Your brain is not wired to make you happy. Your brain is wired to have you survive.
Read that one more time: YOUR BRAIN IS NOT WIRED TO MAKE YOU HAPPY. YOUR BRAIN IS WIRED TO SURVIVE.
Generally speaking, we are taught and conditioned from a very young age that being happy all the time is "normal" and represents a standard of "good health". What I am about to share with you right now may cause some cognitive dissonance, but please try to keep in an open mind: there is no survival value in being happy. You aren't more likely to be successful. From my experience and observation as a mental health professional, I notice fear and anxiety steering the wheel for my clients, driving him her to get things done. Having fear and anxiety driving the vehicle towards completing tasks and obligations is actually pretty normal and healthy. And really, it is not all that bad if we are looking at these motivating behaviors through an evolutionary lens. Why? Your brain is programmed to get things done under the assumption he or she may have to confront an unknown perceived danger or threat.
So you might be asking, how does this have to do with happiness and survival? As our human ancestors evolved over time, they began colonizing into groups, forming communities of hunters and gatherers. Humans who would have most likely hesitated when they saw something in the woods or came across unfamiliar terrain on a hunt, were more likely to survive. Over time, this specific trait began appearing more frequently in the genetic material passed down to future generations.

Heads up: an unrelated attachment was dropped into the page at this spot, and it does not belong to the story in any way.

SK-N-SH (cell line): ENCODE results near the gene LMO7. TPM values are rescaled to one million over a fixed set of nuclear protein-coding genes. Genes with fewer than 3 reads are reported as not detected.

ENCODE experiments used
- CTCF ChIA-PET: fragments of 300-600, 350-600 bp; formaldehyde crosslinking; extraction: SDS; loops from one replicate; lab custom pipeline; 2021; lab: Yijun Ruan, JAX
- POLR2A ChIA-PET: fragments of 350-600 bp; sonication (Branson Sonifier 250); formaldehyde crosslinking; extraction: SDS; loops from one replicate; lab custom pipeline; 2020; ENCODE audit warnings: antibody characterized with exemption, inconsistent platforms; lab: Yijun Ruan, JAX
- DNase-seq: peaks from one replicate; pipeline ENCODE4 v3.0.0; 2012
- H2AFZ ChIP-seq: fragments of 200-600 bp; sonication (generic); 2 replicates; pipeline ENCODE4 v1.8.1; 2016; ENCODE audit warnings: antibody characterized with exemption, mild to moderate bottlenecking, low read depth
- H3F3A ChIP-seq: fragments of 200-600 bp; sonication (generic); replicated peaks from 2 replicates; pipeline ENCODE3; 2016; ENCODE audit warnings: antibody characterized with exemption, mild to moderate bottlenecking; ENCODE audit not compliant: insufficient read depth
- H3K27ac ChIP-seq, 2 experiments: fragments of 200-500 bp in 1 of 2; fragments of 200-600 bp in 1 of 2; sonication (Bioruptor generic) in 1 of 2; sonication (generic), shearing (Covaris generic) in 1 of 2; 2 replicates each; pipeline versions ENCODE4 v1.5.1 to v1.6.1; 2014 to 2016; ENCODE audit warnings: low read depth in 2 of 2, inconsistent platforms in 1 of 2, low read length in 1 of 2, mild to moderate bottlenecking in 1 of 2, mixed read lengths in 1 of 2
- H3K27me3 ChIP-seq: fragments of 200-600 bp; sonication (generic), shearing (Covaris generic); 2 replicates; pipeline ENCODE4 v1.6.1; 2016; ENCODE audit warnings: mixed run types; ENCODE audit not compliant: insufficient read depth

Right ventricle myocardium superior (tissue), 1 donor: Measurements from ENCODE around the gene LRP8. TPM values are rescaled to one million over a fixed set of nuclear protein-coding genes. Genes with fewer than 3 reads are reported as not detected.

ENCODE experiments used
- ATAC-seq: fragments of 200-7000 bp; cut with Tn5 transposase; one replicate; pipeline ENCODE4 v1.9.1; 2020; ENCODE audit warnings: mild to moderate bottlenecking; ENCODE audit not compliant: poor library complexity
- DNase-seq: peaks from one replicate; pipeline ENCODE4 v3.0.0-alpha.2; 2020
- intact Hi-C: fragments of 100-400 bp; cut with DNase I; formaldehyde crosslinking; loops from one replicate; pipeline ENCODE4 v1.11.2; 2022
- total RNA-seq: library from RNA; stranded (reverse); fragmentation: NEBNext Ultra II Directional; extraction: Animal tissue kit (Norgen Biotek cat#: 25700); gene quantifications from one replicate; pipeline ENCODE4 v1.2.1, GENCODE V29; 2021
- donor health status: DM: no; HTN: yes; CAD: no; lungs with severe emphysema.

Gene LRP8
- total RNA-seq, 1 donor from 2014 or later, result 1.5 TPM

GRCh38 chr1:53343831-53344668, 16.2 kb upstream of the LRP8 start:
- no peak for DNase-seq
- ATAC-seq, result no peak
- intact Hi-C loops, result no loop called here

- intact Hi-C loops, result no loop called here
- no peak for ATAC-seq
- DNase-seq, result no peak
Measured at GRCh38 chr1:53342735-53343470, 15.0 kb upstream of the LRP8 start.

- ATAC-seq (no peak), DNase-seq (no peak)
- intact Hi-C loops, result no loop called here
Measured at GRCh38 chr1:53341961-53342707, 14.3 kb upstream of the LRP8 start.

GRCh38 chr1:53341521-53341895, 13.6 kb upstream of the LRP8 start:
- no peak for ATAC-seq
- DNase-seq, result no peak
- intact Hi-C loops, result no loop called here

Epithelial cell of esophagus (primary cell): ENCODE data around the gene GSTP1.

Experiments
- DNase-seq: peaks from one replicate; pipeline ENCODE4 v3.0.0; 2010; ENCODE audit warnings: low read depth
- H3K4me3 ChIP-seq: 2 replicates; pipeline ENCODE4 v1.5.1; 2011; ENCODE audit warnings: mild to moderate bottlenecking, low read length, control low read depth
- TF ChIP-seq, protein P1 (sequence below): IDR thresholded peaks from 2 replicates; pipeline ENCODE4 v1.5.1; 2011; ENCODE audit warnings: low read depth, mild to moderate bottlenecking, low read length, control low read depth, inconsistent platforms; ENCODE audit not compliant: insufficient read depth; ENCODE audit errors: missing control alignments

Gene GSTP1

Over time, the need for a higher volume of food supplies, weaponry, shelter, and children increased as a result of our human ancestors focusing more on safety and its positive impacts such surpluses would provide, ultimately ensuring the continuation of passing on the strongest genetic material to future populations. The more successful these early humans were, the stronger the genetic material would be, ensuring the continuation of a species that would evolve and continue to evolve over time to survive and adapt to changing environments and climates.
Here we are today in the modern world. Being careful often hurt us, and "threats" are not typically life threatening. This is where anxiety tends to show up in our lives. Our brains are programmed with the unique ability to process information so that we can survive. Survival includes connection, communication, and community. Your unique genetic material does not have the data to compute beating yourself up emotionally for not being a happy person.
In the experiment of life, survival is the Independent Variable (IV). Happiness is the Dependent Variable (DV). The DV is assumed to be affected by the IV, hence the term 'dependent' (its value depends on the state of the IV).
Amy Pope-Latham, LCSW is a clinical psychotherapist in Ponte Vedra Beach, FL. Amy specializes in working with high performance athletes and adolescents. Amy is a certified EMDR therapist and also works with a variety of issues including: grief, anxiety, depression, panic, obsessive compulsive disorder, and perfectionism.